Rob joins the party

Sunday Rob joined and added great energy and experience to the preparation team. We did quite a few things: cleaning of course (5 hours on my knees scrubbing), reset the bowsprit, reset the lazy Jack’s, reset the mainsail, repair a cam cleat, fix a batt car (missing ball bearings), a good engine check, adjust shore power plugs and charge batteries (we think that they’re healthy!), tape the spare battens, fix a deck level nav light, provision, refuel, and more small jobs, which continued unabated until Monday evening.

En route!

Tuesday morning we felt ready to depart and the weather was cooperating. So we did!

We motored out of the San Diego channel. As we exited the channel, we hoisted the mainsail to the third reef and sailed like that for a while, with the wind astern, between 13-18 kts. When I was ready for it we went to the second reef. Then again later we went to the first reef. It was a full moon. Crew was great, we hoisted the Genoa as wind was dwindling down. And finally the engine came back live.

First landfall

I’ll skip through the rest of the day only to say that we made a safe landfall in Channel Islands Harbor, where a friendly slip was awaiting Changabang. It was really perfect to have Lee and Rob aboard for this first trip.

Lee returned to his home and Rob did as much. I slept on Changabang. I’d be omitting an important part of this story if I was not talking about Ollie, who’s right next to me. He’s an sailor with tons of miles under his belt, including racing boats like Changabang and work for JP Mouligne and Cray Valley. He and his wife were super friendly, invited me for dinner (which I obliged) and for a sleep on their super comfortable Morgan boat (which I did not). In fact, I have been invited again!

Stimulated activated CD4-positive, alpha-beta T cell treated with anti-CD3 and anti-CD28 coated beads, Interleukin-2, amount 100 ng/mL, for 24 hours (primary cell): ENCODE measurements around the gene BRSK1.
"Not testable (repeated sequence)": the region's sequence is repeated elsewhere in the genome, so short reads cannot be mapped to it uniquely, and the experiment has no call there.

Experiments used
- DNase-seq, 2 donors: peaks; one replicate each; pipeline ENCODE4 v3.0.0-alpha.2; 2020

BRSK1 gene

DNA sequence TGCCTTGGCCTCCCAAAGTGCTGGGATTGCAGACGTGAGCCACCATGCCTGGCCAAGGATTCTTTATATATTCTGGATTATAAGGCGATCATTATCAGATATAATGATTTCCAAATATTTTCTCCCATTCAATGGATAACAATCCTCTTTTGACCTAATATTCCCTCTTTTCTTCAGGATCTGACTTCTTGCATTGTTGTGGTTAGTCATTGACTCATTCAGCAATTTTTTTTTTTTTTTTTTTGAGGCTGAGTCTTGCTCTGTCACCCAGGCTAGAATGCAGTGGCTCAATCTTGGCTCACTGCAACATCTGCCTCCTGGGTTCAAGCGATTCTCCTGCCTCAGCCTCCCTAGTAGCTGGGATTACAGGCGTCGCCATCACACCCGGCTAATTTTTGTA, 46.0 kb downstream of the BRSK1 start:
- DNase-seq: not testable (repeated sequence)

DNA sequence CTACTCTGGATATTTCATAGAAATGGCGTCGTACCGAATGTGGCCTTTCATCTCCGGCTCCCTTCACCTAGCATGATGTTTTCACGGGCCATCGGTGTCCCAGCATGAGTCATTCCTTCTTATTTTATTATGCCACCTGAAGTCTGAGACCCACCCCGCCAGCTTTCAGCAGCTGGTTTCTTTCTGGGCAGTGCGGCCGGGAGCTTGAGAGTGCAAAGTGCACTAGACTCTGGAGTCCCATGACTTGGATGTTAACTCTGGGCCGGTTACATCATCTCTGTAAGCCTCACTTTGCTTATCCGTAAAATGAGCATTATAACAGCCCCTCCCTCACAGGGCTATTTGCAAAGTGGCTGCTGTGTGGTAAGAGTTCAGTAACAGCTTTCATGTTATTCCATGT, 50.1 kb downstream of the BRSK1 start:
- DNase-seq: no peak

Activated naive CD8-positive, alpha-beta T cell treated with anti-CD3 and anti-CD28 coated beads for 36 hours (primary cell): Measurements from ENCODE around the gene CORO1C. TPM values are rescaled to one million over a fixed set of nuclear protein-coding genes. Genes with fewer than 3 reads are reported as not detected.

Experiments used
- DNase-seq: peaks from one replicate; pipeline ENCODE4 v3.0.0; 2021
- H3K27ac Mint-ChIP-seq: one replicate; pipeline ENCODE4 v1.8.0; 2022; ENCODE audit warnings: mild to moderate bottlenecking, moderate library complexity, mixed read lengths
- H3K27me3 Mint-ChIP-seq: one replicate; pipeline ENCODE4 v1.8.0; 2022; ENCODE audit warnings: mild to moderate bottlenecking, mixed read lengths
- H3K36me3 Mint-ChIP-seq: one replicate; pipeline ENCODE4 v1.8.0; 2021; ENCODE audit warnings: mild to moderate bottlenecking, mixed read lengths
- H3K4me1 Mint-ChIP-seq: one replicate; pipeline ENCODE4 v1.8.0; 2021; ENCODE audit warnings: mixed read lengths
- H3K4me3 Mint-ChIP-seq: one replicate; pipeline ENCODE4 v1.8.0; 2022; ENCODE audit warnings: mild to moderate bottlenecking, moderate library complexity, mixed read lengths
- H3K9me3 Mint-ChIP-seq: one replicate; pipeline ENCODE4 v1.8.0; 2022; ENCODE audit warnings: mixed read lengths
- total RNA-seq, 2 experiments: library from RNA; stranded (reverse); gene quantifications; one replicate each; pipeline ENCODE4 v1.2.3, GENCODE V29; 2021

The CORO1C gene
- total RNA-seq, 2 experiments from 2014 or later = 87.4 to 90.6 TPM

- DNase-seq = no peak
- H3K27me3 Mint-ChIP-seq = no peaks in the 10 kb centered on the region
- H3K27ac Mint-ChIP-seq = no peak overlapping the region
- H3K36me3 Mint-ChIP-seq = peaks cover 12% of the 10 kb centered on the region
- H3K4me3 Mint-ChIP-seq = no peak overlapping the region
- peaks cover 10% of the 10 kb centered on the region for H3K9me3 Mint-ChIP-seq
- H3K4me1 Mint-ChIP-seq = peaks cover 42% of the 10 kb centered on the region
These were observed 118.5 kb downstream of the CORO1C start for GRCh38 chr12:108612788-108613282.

Thursday work

Today I did small jobs again: did a bit of shopping at West Marine, replaced worn out shock cords on decka, addes missing spinnaker sheet retrieving line, replaced third reef tack block, replaced chafed handhold lines inside, re-adjusted lazy jacks.

As the day progresses one of my buddies from the Clipper race picked on my Facebook post and showed up to reconnect and see the boat. I really liked my time with Kathi during the Clipper training. She’s so much fun to be around. As we brought up the subject of bread, she came back with a baguette! I love boating, such a great community.

Change of plans?

One thing I learned from Skip today is that there is now a record to beat:

“Here’s one for the record books and for PJ to challenge: The World Sailing Speed Record Council has just confirmed a record time for sailing solo around the world westabout in a 40-foot boat. The elapsed time of 258 days, 22 hours, 24 minutes, an average speed of 3.48 knots, was set from June 2019 to February 2020 by Bill Hatfield sailing Brisbane, Australia and return via the Canary Islands and Cape Horn on his Northshore 38 L’EAU COMMOTION. It was Hatfield’s 3rd attempt.

Bill lived on strict rations at sea. “For fresh water I had a desalinator, and my daily diet was a third of a tin of beans, a tin of tuna, 100 grams of rice and flour and oats, and 150 grams of milk powder.”

Bill Hatfield is 81. At one point he fell overboard without a tether. But managed to grab the toe rail, work his way aft, and climb back aboard using his water generator as a foot step.”

Good! It means that now I know it’s possible!

Friday departure?

I’m considering departing from Channel Islands Harbor tomorrow. I’ll look at the forecasts tomorrow again. It could be a bit of a stretch as a second sail to go solo. I need to think this through.

I’ll post this now and will follow up with another post with decisions, maybe.

Author: Skipper

Wannabe circumnavigator.